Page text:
Raising Arizona Kids

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Sunday, February 18, 2018

LARRY WINGET: A “tough love” message for parents

Larry WingetParadise Valley resident Larry Winget has written six books on personal and financial responsibility. He’s a regular on radio and television, but I had never heard of him until his book, Your Kids Are Your Own Fault: A Guide for Raising Responsible, Productive Adults (Gotham Books, 2010) landed on my desk. Its hard-edged approach to parenting is a stark contrast to the warm, nurturing perspectives typical of so many other parenting books. Larry is a warm, humorous guy who has a lot of fun—and makes a lot of money—telling it like he sees it.

Dan: You are a motivational speaker and a financial guru and you’ve trademarked yourself as The Pit Bull of Personal Development. Why did you decide to write a parenting book?

Larry: I looked at the results we had in our society and started tracking it back to the real source of the problem. We’re not teaching people how to make their lives based on honesty and integrity. Those have become societal problems in terms of our finances and how we run our businesses. I went back to the root cause of all of our problems, which in my opinion is bad parenting.

Dan: I read what I call the “overs” and “unders” in your book—kids are “over-medicated, overindulged, overweight, over-entertained, under-educated, under-achieving, under disciplined, disrespectful, illiterate brats.”

Larry: Yeah, it’s kind of hard to argue with that, though. See the problem is, we want to blame the kid. We all go in a restaurant and see this obnoxious little child running around the restaurant wreaking havoc and we think, “That’s a bad kid.” No, that’s a lazy parent who has created that problem for all of us to deal with and that problem, if not dealt with when the child is little, becomes a problem to all of us when the child is 35 and defaults on their mortgage simply because they’re too lazy to go to work to keep their job and they borrow more than they can and those kinds of things. Those are problems that we’re all going to deal with that, in my opinion, could have been curtailed when the child was very young.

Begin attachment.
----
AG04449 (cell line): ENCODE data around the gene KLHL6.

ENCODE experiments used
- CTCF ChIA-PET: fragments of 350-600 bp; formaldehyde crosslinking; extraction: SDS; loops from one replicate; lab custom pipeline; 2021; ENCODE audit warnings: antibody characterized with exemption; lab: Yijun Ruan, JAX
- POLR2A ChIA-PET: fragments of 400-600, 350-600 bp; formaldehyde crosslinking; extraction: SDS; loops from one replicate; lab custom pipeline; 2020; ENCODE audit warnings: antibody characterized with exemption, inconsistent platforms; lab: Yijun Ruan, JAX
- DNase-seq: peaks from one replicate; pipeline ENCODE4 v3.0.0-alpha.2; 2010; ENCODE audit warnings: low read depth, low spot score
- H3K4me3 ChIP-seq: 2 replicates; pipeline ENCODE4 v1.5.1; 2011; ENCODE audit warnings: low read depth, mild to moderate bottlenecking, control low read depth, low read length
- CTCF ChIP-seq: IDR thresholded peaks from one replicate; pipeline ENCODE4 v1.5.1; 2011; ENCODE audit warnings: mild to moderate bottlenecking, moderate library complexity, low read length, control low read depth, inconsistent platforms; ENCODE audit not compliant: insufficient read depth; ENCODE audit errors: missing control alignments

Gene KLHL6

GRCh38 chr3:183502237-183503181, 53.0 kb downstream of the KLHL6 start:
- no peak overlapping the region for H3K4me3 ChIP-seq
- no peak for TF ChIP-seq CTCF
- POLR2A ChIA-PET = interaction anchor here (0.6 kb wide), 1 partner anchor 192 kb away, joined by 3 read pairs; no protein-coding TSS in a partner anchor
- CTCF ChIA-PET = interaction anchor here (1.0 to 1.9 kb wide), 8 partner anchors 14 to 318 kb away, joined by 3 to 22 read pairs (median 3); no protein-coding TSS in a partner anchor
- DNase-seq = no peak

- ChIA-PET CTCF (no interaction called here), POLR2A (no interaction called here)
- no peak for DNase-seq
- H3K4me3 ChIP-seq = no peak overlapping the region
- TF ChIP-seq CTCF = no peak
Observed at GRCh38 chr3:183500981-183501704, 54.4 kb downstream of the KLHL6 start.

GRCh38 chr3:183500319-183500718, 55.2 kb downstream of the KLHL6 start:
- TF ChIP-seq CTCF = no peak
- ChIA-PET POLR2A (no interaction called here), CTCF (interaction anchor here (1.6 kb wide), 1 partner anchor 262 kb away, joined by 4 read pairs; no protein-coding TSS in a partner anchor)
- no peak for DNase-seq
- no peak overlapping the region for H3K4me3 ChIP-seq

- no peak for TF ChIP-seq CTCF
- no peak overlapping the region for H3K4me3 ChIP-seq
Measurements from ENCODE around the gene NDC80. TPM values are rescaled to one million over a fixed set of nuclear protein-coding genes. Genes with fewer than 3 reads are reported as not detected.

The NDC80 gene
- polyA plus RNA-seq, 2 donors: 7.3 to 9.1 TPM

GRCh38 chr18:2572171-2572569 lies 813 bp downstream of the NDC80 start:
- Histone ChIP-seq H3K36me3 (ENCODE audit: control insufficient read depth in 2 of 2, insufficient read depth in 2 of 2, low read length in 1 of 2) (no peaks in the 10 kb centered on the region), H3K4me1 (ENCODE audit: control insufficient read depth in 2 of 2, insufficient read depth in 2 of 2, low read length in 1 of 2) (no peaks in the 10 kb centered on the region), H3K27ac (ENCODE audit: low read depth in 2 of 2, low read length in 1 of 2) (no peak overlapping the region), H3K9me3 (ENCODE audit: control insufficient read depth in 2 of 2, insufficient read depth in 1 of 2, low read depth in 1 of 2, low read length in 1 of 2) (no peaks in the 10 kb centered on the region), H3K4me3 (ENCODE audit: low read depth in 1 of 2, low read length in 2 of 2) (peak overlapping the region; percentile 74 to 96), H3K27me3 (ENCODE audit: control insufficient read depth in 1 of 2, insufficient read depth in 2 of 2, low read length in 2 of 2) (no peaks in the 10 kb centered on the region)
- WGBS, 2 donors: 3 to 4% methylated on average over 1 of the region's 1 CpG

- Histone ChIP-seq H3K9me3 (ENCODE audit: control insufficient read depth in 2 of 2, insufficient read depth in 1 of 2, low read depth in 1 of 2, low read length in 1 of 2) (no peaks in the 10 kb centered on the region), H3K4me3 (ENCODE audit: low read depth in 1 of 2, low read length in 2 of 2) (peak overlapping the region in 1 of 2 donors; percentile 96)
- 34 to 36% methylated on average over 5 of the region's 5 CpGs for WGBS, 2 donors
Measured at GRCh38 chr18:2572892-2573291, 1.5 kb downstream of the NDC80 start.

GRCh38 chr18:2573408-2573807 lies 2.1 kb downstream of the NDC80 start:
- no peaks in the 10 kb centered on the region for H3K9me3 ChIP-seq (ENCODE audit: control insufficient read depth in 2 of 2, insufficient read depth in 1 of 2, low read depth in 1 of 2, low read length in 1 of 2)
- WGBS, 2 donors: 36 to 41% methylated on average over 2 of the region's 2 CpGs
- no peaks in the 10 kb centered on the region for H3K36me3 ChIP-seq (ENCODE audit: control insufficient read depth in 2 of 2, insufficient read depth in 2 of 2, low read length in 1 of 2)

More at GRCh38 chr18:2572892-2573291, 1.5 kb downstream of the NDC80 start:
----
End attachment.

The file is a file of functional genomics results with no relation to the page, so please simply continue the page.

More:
Dan: One of your sons is a policeman and the other is a fashion designer. They’re very different kids coming from the same parents.

Larry: Isn’t that amazing? I have one kid that’s a fashion designer and the other who’s really a trained killer. He’s a sniper for the Phoenix Police Department—a rifle expert and a handgun guy. He’s a patroller for the Phoenix PD. Yeah, a trained killer and a fashion designer. The purest aspects of my personality. They just divided them very cleanly between themselves.

Dan: So if parents are thinking about reading your book, how should they prepare themselves? It’s not a coddling book.

Larry: Primarily the book is about the things your child has to know in order to become a successful adult. They have to know about money, they have to have an understanding about health and relationships and sex and all those things that are difficult for people to talk about.

Dan: There’s quite a long section in the book about money, finances and being responsible and that’s something you talk about in your other books and on television.

Larry: The fact that the average person has $10,000 in credit card debt and 50 percent of people spend more money than they earn…are issues that I think can be related back to the fact that we haven’t talked to our kids directly and openly and honestly about how to earn money, how to save money, invest it, be charitable with it and enjoy it. We have a tendency now to think that enjoying your money is spending all you make so you can have all the things you want.

Dan: What do you think is the most difficult part about parenting?

Larry: Well, I think it comes down to a matter of time right now. It’s about prioritization. You can’t tell me that you love your kids when the average parent spends about three and a half minutes in meaningful conversation per week with their kids. Don’t tell me you love your kid when you don’t love them enough to talk to them. Don’t tell me you love your kid when you’re [over]feeding them and we have an obese society out there. Or when you’re not making sure that your kid has the right kind of friends or when you’re not making sure that they’re playing and active and so forth. Don’t talk to me about how much you love your kid when your actions don’t back it up. Spend the time to make sure your kid turns out to be the right kind of adult. RAK

To learn more
Larry’s website is


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